This past weekend, I had the honor of performing with my fellow OASIS poets at Kitao Gallery’s Fall Art Showcase. The event was a huge success. It was inspiring and beautiful to witness visual, performance, written, and musical art forms intersecting and co-existing for an entire weekend. Performing with my peers, Nader Helmy ‘17 and Vanessa Meng ‘19, plus conversations with fellow poet Cat Velez ‘17, reminded me of why I perform my poetry, as opposed to merely writing it.
As artists of color, being physically present to recite our work is a political statement. We are existing. Loudly. We are taking up space and asserting our existence and humanity at a most urgent and pressing time. Something about the fact that I will, eventually, go on a stage and bear public witness to my narrative makes my writing even more urgent and honest. In my work, I am particularly interested in exploring ancestral trauma, and the way trauma travels through bodies and generations. My poem below, “someday i’ll love george abraham” is a testament to all I am as a poet.
This poem serves two purposes: to assert and validate my humanity by passing on my urgent narrative, and to heal from the trauma and pain inflicted on my body by present and historical trauma. While it is important for artists of color to assert their humanity and rights through their narratives, self-care is equally important and equally radical. I have witnessed the restoring powers of performance poetry, being on various teams competing at national poetry competitions such as the College Union Poetry Slam Invitational (CUPSI). On teams made up primarily by people of color that I’ve joined in the past years, the urgency, emotional truth, and necessity of a piece was always prioritized over craft when deciding which poems to take to competition. We’ve lost some rounds and won others as a result, but at the end of the day, we did the work we needed to do. That healing is what mattered most.
Not all poets within both the literary and performance poetry community adopt a mentality that stresses healing and urgency. An example that comes to mind is a poem many (white) people at CUPSI loved a few years back – an infamous poem about french fries took up space on final stage, which is a coveted spot reserved for only the top 20-ish poets in competition. The poem, to many, was humorous, and it was valued for its entertaining, comedic qualities above all else. I do not mean to imply that comedy has no place here; there are hundreds of funny slam poems I love, but all of them have a central message and at least some sense of urgency driving them. For some of us, this art form is a means of survival; we are not here for entertainment or pleasure. We are not here to listen to white girls make mediocre jokes about their inability to choose if they want fries with their burger or not.
On the flip side, this commercialized view of slam poetry as entertainment elucidates yet another problem: exclusion of spoken word and performance poetry from the literary academic canon. While it is true that some slam poems, such as the aforementioned french fries poem, lack essential qualities to what some could consider a “good” poem (such as an overarching, compelling message, aside from the existence of indecisiveness), the net result is condescension of an art form rooted in a history of oppression and defying literary norms.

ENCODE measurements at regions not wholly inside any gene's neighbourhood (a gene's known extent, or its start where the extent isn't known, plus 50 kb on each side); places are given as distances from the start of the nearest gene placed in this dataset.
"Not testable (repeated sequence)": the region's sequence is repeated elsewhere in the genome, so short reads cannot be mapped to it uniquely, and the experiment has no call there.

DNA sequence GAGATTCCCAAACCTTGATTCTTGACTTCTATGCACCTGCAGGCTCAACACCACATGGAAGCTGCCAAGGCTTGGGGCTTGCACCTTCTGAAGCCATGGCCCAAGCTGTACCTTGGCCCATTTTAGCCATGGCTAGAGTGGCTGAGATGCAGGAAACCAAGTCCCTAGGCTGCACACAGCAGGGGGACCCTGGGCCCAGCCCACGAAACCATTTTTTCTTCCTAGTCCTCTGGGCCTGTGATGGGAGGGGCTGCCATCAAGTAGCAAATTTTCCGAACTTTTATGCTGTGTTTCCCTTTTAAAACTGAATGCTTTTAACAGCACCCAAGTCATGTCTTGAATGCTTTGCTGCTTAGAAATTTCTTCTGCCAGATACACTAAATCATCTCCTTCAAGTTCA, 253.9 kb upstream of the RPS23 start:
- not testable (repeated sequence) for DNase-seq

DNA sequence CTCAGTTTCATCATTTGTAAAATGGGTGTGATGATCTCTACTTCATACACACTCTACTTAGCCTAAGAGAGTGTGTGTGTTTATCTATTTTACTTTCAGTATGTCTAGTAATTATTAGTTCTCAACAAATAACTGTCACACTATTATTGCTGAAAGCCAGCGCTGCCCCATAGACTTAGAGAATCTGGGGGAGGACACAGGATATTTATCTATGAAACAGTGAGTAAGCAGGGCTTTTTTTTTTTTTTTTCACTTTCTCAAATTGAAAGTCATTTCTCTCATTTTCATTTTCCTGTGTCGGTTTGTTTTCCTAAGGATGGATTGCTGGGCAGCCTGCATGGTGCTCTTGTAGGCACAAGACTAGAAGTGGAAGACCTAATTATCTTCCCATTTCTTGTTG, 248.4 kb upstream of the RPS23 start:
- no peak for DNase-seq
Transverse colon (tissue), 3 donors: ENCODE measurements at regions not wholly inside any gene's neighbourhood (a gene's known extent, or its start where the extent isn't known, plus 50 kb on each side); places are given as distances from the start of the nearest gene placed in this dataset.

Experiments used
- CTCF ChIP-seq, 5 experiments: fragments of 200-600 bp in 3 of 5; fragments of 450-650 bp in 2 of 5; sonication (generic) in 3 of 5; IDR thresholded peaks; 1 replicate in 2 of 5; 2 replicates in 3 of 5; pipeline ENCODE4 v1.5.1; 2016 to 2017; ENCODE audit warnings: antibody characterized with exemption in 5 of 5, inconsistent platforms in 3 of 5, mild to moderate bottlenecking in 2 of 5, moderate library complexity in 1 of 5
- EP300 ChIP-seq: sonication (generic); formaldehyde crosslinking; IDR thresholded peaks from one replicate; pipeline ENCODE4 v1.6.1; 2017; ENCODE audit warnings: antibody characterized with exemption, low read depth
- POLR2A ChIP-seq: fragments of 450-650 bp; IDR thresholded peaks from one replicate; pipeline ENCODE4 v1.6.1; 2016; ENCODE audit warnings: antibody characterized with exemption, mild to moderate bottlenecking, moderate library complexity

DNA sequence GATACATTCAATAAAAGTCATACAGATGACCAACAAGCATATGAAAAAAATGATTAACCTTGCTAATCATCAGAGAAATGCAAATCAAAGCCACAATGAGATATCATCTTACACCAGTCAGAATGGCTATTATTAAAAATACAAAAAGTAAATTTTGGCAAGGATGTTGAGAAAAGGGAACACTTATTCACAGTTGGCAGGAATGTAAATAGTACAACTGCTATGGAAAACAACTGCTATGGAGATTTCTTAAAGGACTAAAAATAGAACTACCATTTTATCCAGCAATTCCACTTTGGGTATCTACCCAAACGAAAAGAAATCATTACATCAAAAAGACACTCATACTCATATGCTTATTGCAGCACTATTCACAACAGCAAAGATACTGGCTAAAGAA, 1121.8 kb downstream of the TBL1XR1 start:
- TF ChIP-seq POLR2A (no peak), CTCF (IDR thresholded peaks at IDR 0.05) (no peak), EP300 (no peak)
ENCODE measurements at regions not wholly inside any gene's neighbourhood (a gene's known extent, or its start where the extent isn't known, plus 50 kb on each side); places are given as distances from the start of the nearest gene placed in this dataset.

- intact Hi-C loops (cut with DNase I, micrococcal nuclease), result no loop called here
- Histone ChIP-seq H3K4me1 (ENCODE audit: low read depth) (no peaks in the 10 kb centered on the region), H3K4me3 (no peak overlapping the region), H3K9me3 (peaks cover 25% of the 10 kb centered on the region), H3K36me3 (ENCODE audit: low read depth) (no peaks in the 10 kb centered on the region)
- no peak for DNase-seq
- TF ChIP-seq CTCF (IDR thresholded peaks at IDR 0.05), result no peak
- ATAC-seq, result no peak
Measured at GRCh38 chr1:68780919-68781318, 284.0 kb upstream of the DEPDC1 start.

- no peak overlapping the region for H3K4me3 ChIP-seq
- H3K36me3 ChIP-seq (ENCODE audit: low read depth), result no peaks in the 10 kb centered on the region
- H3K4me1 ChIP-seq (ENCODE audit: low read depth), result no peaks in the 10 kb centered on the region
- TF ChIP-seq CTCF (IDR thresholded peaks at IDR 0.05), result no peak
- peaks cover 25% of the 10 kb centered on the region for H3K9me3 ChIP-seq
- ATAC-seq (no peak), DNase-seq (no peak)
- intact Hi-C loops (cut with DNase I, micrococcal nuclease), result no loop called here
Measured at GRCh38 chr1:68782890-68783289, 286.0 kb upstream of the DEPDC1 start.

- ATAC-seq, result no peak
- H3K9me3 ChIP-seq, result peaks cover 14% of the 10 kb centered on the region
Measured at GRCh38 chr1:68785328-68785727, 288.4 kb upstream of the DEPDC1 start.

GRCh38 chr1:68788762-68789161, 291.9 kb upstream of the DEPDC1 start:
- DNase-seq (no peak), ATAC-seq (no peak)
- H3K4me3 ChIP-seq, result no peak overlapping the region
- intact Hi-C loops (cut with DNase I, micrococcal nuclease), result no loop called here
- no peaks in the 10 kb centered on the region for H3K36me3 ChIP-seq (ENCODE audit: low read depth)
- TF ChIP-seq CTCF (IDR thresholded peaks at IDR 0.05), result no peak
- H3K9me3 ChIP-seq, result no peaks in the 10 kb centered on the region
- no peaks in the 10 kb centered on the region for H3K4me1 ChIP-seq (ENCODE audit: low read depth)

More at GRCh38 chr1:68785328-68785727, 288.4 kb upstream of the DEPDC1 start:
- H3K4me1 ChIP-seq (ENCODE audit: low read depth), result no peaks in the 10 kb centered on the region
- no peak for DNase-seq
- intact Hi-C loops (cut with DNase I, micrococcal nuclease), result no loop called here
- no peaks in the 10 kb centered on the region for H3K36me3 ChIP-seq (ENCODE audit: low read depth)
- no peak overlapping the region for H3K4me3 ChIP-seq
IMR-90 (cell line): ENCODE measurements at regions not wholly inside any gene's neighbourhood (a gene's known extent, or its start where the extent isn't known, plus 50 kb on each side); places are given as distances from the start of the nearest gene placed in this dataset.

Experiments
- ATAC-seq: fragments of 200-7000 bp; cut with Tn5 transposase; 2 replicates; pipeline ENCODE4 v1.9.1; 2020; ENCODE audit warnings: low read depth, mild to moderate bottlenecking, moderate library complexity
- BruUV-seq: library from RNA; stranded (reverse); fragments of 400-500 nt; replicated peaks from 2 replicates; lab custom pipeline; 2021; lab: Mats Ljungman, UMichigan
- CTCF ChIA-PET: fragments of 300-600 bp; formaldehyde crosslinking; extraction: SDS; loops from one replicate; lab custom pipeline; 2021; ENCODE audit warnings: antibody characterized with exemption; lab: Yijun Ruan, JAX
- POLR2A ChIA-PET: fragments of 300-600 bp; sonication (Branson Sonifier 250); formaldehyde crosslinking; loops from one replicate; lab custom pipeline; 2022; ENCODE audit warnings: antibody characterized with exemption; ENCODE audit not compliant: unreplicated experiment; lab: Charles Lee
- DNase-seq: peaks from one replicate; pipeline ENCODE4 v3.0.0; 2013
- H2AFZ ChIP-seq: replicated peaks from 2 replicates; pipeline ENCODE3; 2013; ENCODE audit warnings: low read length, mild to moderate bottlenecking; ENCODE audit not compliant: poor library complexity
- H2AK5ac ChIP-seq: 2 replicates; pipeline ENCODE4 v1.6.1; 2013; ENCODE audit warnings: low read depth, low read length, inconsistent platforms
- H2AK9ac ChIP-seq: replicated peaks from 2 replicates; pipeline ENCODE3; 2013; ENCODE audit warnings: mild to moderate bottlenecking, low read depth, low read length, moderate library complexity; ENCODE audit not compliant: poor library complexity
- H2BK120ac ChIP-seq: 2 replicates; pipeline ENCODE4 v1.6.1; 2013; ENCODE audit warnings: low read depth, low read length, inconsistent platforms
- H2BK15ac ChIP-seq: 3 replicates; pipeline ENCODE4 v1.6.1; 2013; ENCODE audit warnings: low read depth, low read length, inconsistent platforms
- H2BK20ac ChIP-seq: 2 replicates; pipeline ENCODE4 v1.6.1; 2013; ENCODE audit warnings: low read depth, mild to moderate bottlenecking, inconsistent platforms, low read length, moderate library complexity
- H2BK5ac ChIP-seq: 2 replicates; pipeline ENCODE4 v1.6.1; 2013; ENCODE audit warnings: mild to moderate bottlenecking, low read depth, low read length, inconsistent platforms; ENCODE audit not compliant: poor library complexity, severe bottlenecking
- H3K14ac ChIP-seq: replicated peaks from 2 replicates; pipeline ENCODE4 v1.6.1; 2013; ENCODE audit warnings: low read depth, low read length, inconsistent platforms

Slam poems are often excluded from academic dialogue because, some believe, the performative elements, and often a lack of formal metric structure, detract from the craft of the piece. However, the entire lens through which academics view spoken word is, inherently, biased to prefer a Eurocentric, white, patriarchal, cis/heteronormative poetic aesthetic. Some of my favorite poems of all time are spoken word pieces which, while using academically approved high craft devices such as metric structure, figurative language, and formal sound devices, transcend the world of page poetry and add a physical urgency to the central message.
The distinction academia draws between spoken word and written poetry is nothing more than an attempt to exclude voices of color from the American Canon, and is largely a side-effect of internalized white supremacy and Eurocentric aesthetic preference. Instead of teaching another Robert Frost “bored old white man thinking about nature” type of poem, why can’t we teach poems like Aziza Barnes’ “My Dad Asks, ‘How Come Black Folk Can’t Just Write About Flowers?’” Instead of raising readers to ask how the poet delivers their central message effectively, it is more interesting to investigate why the poet delivers their message the way they do, and how their message relates to both the personhood of the poet and the larger societal context in which the poet exists.
If an artistic space does not prioritize the safety of marginalized voices above all else, it is oppressive. Supporting the idea of the arbitrary, Eurocentric craft ideals over content and voice is violent. Thankfully, my experience with the arts at Swarthmore has been positive and supportive due to the fellow artists of color here who work tirelessly to create safe spaces for art.
All this being said, no artist is perfect. Going forward, I challenge everyone (myself included) to critically re-evaluate how much space one takes up, as well as one’s position and intents in this larger system we were all placed into.
End Note: Full disclosure – I am a finalist for the 2016 Write Bloody Poetry Manuscript contest, and the press will select winning books to publish out of the 20 finalists based on a video I upload to YouTube. The video of “someday i’ll love george abraham” was submitted for this contest. If you enjoyed this op-ed and my poem, please share the video and like it on YouTube.
Image courtesy of Digital Poet.
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